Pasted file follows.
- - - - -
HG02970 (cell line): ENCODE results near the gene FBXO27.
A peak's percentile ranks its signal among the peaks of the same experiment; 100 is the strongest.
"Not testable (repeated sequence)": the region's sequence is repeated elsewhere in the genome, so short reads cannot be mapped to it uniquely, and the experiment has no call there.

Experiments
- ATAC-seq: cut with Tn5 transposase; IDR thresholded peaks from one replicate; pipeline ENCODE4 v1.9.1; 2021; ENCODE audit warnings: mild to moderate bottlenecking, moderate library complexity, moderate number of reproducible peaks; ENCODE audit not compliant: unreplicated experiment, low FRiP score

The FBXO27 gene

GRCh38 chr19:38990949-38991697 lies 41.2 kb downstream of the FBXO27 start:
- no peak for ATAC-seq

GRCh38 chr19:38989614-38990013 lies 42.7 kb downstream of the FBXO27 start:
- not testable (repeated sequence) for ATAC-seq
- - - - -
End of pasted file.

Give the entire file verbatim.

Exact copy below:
HG02970 (cell line): ENCODE results near the gene FBXO27.
A peak's percentile ranks its signal among the peaks of the same experiment; 100 is the strongest.
"Not testable (repeated sequence)": the region's sequence is repeated elsewhere in the genome, so short reads cannot be mapped to it uniquely, and the experiment has no call there.

Experiments
- ATAC-seq: cut with Tn5 transposase; IDR thresholded peaks from one replicate; pipeline ENCODE4 v1.9.1; 2021; ENCODE audit warnings: mild to moderate bottlenecking, moderate library complexity, moderate number of reproducible peaks; ENCODE audit not compliant: unreplicated experiment, low FRiP score

The FBXO27 gene

GRCh38 chr19:38990949-38991697 lies 41.2 kb downstream of the FBXO27 start:
- no peak for ATAC-seq

GRCh38 chr19:38989614-38990013 lies 42.7 kb downstream of the FBXO27 start:
- not testable (repeated sequence) for ATAC-seq